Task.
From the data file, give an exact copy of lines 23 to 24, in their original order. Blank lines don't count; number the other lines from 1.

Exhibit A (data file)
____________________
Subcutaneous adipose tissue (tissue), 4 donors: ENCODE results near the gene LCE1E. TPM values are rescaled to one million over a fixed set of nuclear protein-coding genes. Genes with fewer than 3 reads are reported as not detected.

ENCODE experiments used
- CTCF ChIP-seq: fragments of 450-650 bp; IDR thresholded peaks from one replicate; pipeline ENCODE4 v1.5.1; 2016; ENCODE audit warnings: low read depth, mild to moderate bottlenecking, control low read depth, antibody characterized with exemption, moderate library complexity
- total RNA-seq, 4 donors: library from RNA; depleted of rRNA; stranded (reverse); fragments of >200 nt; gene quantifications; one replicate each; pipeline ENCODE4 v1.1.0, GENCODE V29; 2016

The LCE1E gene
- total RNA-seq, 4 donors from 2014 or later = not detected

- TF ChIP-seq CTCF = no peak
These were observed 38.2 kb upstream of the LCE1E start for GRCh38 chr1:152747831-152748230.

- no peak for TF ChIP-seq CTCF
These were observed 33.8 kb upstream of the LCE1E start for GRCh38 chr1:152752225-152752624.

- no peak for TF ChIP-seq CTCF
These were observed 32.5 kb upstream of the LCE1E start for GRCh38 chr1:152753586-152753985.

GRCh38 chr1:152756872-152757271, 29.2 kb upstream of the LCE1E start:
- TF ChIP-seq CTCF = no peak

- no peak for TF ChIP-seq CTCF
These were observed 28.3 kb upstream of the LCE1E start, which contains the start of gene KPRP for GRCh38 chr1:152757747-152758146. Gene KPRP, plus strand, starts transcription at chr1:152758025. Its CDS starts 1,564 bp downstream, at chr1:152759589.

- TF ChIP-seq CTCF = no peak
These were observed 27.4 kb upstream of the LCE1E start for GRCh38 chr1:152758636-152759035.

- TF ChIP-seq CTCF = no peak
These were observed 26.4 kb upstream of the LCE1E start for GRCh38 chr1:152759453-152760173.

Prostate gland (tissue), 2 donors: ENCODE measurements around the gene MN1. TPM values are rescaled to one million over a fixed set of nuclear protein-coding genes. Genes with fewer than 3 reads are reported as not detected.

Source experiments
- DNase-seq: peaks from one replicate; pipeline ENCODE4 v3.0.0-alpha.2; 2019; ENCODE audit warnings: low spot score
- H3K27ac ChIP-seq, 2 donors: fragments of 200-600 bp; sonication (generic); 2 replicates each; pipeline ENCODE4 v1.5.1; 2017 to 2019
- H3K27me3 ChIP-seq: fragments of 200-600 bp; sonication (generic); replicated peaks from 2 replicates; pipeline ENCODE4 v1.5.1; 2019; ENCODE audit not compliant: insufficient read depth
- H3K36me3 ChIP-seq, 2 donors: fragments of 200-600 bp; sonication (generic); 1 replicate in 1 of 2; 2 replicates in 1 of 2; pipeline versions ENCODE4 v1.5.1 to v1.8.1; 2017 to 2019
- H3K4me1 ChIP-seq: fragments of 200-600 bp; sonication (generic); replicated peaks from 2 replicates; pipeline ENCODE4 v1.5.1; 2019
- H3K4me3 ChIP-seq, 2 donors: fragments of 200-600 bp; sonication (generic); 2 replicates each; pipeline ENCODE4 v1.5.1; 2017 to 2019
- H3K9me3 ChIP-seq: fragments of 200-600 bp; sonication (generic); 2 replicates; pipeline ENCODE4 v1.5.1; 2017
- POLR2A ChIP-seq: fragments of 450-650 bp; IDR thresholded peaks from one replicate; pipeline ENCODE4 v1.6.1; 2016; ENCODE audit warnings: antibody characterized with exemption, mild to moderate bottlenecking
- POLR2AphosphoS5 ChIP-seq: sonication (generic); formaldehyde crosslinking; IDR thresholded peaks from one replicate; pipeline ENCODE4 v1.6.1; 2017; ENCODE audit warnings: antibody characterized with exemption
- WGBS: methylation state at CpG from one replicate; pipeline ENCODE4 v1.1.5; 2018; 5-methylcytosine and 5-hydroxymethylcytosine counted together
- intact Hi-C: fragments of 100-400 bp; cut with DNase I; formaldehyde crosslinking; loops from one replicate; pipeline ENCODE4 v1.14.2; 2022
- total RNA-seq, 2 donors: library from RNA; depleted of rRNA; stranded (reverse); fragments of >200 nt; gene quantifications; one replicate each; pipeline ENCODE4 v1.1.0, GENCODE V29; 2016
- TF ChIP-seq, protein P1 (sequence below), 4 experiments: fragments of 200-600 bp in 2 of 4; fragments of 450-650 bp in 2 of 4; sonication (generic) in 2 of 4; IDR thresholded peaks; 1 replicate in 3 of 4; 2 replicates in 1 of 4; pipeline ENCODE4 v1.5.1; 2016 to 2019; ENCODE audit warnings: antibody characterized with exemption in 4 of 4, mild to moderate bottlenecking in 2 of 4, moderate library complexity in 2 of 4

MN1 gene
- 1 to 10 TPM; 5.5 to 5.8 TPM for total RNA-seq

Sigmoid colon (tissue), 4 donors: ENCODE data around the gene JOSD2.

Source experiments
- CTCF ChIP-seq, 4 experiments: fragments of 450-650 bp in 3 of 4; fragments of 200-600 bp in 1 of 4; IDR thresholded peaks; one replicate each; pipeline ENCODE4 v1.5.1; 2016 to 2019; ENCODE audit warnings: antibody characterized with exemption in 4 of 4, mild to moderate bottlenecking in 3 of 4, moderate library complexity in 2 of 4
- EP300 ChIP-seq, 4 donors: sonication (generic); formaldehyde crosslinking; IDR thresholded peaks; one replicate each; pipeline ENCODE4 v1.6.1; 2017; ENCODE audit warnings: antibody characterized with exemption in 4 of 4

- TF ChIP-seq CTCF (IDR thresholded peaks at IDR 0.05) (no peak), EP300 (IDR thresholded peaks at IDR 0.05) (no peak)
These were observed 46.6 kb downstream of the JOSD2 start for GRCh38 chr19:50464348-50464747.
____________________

- DNase-seq: peaks from one replicate; pipeline ENCODE4 v3.0.0-alpha.2; 2019; ENCODE audit warnings: low spot score
- H3K27ac ChIP-seq, 2 donors: fragments of 200-600 bp; sonication (generic); 2 replicates each; pipeline ENCODE4 v1.5.1; 2017 to 2019